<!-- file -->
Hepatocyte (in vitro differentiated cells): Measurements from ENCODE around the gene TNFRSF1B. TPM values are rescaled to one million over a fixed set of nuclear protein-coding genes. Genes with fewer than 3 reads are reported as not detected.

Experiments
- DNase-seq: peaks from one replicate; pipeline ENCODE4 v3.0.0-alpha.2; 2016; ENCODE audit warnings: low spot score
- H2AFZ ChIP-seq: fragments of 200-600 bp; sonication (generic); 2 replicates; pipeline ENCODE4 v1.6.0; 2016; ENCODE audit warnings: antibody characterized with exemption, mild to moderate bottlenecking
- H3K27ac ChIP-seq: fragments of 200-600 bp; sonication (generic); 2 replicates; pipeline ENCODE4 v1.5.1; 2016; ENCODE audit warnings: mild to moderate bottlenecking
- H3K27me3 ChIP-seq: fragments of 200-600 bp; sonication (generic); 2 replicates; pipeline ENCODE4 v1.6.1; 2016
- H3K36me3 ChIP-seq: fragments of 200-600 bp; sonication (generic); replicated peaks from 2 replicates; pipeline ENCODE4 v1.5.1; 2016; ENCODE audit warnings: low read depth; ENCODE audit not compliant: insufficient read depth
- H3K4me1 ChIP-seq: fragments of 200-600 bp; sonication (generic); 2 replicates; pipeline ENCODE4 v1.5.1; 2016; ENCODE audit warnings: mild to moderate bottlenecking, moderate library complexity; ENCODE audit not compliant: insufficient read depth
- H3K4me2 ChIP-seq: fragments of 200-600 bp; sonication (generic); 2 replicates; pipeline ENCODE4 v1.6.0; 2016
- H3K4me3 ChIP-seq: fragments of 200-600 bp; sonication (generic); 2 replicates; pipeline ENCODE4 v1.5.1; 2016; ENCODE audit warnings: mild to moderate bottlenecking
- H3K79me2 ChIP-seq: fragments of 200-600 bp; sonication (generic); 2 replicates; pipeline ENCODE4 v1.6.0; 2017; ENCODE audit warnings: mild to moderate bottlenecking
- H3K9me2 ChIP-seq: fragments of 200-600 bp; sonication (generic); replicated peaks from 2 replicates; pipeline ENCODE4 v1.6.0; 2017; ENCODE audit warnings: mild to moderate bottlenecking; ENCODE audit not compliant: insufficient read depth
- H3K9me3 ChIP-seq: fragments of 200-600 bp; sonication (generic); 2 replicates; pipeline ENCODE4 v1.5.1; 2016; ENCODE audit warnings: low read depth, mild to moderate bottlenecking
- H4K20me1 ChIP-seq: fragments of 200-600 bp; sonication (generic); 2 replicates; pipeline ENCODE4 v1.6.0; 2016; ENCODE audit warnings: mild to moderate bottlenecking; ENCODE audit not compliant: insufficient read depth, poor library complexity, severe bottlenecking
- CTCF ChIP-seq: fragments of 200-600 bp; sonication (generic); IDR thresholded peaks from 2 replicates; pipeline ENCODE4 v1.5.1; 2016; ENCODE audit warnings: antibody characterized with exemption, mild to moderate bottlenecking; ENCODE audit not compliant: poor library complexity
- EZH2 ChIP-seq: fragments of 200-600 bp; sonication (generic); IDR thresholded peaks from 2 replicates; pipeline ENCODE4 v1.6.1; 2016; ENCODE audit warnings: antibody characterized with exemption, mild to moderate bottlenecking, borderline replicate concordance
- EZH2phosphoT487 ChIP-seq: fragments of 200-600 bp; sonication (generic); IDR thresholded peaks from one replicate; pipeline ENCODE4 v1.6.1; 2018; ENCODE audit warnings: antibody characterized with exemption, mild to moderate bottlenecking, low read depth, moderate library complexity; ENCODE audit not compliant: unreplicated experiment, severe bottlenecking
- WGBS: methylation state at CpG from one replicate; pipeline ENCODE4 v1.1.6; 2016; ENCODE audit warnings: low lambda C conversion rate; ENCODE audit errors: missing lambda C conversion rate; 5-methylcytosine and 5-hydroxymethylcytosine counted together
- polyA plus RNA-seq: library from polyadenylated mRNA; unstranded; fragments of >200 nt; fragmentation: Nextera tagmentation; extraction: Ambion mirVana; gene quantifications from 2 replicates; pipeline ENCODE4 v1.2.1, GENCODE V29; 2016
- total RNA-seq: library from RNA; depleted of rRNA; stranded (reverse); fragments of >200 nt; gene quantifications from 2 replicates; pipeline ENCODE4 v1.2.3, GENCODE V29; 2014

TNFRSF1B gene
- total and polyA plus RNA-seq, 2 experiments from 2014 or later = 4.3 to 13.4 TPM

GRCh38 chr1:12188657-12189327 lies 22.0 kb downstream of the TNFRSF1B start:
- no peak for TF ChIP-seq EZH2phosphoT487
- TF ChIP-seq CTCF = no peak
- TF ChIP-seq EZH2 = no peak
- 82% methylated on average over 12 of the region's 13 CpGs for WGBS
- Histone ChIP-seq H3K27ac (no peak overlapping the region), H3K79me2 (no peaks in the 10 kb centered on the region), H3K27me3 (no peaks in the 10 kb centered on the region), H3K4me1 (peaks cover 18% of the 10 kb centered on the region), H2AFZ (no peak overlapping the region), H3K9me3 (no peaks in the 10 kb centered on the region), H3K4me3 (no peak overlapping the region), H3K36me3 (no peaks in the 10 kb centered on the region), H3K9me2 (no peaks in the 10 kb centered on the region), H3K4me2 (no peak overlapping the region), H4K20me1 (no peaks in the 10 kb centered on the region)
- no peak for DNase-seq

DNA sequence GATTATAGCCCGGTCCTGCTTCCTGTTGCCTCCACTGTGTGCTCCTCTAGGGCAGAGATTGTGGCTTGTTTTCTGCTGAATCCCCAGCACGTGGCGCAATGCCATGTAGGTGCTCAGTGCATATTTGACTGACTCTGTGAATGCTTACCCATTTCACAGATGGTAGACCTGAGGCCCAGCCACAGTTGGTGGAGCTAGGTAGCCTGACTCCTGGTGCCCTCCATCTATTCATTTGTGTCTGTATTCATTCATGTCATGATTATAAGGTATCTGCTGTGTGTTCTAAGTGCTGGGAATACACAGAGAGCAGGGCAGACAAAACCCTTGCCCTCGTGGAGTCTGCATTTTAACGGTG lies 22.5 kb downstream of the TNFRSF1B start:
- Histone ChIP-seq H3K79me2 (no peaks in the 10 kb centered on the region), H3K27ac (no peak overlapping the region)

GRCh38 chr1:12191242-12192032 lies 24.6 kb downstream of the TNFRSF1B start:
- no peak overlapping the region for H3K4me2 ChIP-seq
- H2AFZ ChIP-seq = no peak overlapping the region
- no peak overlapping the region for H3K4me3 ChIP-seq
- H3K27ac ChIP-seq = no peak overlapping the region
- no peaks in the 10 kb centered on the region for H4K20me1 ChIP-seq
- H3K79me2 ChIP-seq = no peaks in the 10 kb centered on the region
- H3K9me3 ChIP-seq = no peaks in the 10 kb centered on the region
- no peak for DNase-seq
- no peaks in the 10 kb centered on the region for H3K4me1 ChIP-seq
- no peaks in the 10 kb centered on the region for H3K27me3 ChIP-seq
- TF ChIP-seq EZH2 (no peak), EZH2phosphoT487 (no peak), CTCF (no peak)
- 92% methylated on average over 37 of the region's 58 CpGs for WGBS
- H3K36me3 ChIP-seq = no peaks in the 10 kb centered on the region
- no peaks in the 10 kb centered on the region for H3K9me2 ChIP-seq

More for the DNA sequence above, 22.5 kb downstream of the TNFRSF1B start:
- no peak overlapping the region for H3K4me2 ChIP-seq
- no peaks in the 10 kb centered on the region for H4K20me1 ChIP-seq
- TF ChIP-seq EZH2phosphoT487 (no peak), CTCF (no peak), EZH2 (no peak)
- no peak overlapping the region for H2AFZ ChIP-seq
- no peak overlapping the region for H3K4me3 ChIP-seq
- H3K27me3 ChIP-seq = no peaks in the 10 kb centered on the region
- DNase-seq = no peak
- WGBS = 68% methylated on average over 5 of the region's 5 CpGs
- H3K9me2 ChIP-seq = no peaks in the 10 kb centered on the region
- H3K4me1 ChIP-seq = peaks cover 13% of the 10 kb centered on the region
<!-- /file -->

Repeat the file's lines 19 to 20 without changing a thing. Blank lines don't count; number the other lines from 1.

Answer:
- polyA plus RNA-seq: library from polyadenylated mRNA; unstranded; fragments of >200 nt; fragmentation: Nextera tagmentation; extraction: Ambion mirVana; gene quantifications from 2 replicates; pipeline ENCODE4 v1.2.1, GENCODE V29; 2016
- total RNA-seq: library from RNA; depleted of rRNA; stranded (reverse); fragments of >200 nt; gene quantifications from 2 replicates; pipeline ENCODE4 v1.2.3, GENCODE V29; 2014